Talented or tainted: Can a porn star go mainstream?

Keiran Lee
Image caption Keiran Lee is one of the highest paid British male porn actors in the US

Over the past few weeks, movie buffs have been enjoying the new trailer for a forthcoming Lindsay Lohan film.

The Canyons, a low-budget indie production written by American Psycho author Bret Easton Ellis, and due for release in the new year, has raised eyebrows for two reasons.

Aside from the public's continuing fascination with everything Miss Lohan does, the choice of male lead has also caused something of a stir.

The role has gone to James Deen, a well-known adult star who has performed in more than 3,000 porn scenes.

Numerous adult actors have attempted to break into mainstream acting over the past five decades with varying degrees of success.

But does the decision to cast Deen, taken by the film's acclaimed director Paul Schrader - famous for writing the screenplays for Taxi Driver and Raging Bull - represent a shift in attitudes by the mainstream industry?

Derby's Keiran Lee believes so.

The 28-year-old started out filming scenes with a small Loughborough company before relocating to Los Angeles where he is now one of the highest paid British male porn actors.

But the former railway manager has set his sights on an eventual move into mainstream acting and believes conditions are now ripe for this to happen.

He said: "The good thing about the adult industry is it opens a lot of doors for going into mainstream. It's not as taboo as it used to be.

Image caption Mainstream ambitions: Sasha Grey, James Deen and Jenna Jameson have all tried to make the move from porn to more 'respectable' roles

"It's progressed to a point now where it's like 'OK, let's put an adult star in there as well' because they have a fan base already and it creates that little bit of taboo.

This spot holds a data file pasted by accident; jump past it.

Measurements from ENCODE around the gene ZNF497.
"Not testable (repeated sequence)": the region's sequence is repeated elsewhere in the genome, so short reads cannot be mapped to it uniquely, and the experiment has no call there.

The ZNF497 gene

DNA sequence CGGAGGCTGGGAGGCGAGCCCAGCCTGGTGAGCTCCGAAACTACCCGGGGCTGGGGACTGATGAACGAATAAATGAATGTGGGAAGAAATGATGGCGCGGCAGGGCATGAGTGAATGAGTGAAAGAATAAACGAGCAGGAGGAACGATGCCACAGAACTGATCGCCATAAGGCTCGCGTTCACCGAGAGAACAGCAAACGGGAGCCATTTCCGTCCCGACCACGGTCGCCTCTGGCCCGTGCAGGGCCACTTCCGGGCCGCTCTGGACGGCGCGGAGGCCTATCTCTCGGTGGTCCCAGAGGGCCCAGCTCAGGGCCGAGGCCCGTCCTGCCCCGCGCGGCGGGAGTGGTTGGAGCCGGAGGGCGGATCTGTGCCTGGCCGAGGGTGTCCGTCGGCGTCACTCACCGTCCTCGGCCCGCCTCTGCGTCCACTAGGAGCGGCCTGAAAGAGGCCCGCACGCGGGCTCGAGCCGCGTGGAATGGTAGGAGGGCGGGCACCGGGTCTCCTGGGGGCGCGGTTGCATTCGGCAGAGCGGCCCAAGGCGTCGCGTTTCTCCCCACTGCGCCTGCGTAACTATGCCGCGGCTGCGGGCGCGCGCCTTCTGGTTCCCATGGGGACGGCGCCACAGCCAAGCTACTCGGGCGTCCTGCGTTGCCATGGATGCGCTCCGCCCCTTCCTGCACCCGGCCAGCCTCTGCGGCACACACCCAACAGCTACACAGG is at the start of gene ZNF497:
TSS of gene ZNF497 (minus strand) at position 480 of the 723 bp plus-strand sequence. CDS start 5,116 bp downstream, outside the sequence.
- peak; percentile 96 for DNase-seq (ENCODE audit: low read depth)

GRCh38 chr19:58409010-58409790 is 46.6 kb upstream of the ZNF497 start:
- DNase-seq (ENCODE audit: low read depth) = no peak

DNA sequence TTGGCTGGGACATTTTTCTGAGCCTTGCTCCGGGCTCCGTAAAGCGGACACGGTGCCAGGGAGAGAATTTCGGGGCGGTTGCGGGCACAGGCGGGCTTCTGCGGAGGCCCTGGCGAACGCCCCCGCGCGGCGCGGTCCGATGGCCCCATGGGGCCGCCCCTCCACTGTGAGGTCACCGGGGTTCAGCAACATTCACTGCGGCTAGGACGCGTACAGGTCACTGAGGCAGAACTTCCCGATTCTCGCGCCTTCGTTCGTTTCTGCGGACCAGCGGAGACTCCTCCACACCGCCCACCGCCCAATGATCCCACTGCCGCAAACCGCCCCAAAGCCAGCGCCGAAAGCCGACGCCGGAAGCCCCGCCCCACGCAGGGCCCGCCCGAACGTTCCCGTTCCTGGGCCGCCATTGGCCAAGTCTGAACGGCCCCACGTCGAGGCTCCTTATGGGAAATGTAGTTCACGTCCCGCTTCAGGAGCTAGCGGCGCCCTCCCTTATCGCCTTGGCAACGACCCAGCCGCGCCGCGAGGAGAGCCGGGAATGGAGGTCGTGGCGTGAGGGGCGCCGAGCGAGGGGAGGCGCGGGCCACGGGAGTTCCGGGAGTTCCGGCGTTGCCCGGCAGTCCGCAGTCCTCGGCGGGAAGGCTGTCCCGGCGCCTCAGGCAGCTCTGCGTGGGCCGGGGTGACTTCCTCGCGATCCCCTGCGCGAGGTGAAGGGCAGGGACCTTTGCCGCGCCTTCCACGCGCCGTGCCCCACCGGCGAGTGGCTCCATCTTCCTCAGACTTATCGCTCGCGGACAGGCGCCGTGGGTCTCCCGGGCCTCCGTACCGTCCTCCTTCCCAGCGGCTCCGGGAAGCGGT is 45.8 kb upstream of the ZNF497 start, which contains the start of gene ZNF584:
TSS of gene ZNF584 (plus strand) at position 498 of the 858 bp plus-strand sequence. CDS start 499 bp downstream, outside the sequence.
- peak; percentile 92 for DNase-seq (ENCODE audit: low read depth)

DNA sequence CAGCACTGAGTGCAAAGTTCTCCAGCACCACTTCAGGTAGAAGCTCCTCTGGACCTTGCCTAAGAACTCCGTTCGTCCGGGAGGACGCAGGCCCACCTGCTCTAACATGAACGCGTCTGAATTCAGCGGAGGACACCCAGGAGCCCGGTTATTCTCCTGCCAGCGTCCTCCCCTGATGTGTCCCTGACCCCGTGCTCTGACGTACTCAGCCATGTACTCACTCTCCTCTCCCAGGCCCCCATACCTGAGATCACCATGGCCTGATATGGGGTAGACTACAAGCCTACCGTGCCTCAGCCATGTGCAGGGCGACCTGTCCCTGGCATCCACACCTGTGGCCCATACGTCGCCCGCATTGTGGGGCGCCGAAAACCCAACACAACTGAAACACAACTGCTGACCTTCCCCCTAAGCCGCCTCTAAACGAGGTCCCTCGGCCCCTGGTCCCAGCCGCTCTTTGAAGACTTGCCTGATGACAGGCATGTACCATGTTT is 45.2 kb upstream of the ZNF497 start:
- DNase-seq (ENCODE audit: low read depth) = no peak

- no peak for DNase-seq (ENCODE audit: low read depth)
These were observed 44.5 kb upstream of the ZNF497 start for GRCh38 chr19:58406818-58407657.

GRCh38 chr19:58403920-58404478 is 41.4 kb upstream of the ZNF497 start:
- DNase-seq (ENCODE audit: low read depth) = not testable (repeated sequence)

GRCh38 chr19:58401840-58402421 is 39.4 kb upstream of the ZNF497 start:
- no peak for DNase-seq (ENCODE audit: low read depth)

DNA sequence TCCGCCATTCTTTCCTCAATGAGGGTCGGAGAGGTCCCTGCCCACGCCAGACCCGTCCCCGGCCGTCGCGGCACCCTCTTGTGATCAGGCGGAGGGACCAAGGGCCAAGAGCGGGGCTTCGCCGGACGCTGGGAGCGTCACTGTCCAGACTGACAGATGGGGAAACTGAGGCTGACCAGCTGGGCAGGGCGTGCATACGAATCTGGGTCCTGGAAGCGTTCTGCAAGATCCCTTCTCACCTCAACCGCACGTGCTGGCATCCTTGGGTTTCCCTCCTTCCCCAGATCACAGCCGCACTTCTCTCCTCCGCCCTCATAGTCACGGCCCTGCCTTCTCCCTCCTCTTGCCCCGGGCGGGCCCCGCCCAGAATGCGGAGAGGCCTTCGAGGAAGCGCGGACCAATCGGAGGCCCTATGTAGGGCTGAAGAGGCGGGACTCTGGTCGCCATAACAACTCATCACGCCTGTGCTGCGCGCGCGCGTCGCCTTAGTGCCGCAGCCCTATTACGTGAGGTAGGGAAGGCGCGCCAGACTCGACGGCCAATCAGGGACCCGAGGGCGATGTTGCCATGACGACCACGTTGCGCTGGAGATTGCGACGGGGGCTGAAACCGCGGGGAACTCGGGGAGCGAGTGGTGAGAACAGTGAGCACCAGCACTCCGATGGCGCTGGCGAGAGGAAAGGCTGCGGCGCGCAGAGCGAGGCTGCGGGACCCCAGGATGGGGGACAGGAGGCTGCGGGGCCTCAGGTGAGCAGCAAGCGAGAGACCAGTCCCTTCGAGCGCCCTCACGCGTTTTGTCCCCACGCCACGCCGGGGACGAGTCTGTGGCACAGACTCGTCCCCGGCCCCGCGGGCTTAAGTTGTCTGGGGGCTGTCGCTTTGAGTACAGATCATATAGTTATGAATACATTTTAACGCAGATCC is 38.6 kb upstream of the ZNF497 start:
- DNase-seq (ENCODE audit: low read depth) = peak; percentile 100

"It definitely interests me. I'm quite lucky being in LA, I've got some good contacts out there."

Traditionally the only roles given to porn stars were as strippers, bikini-clad beach babes or exaggerated versions of themselves.

Jenna Jameson, one of the most well-known crossover adult stars, is best remembered for playing a stripping radio guest in Howard Stern biopic Private Parts.

But Lee feels James Deen's high profile casting, twinned with the much-heralded recent mainstream "breakthrough" of another adult performer, Sasha Grey, are grounds for optimism.

In 2009, Steven Soderbergh cast Grey as an escort in The Girlfriend Experience. He explained he had approached her as she did not seem to fit the mould of a stereotypically "damaged" porn actor.

Grey's performance received mixed reviews. Since then she has starred as an exaggerated version of herself in the US comedy series Entourage as well as taking a handful of smaller roles in low-budget movies.

But Gail Dines, a professor of sociology in Boston and author of the book Pornland: How Porn Has Hijacked Our Sexuality, argues that while the mainstream is increasingly absorbing porn imagery, it is not ready to embrace the performers themselves.

"Softcore porn has now migrated to pop culture so much of what you see in magazines, on TV and in movies mimic the images in softcore a decade or so ago. Performers on the other hand don't do so well crossing over," she said.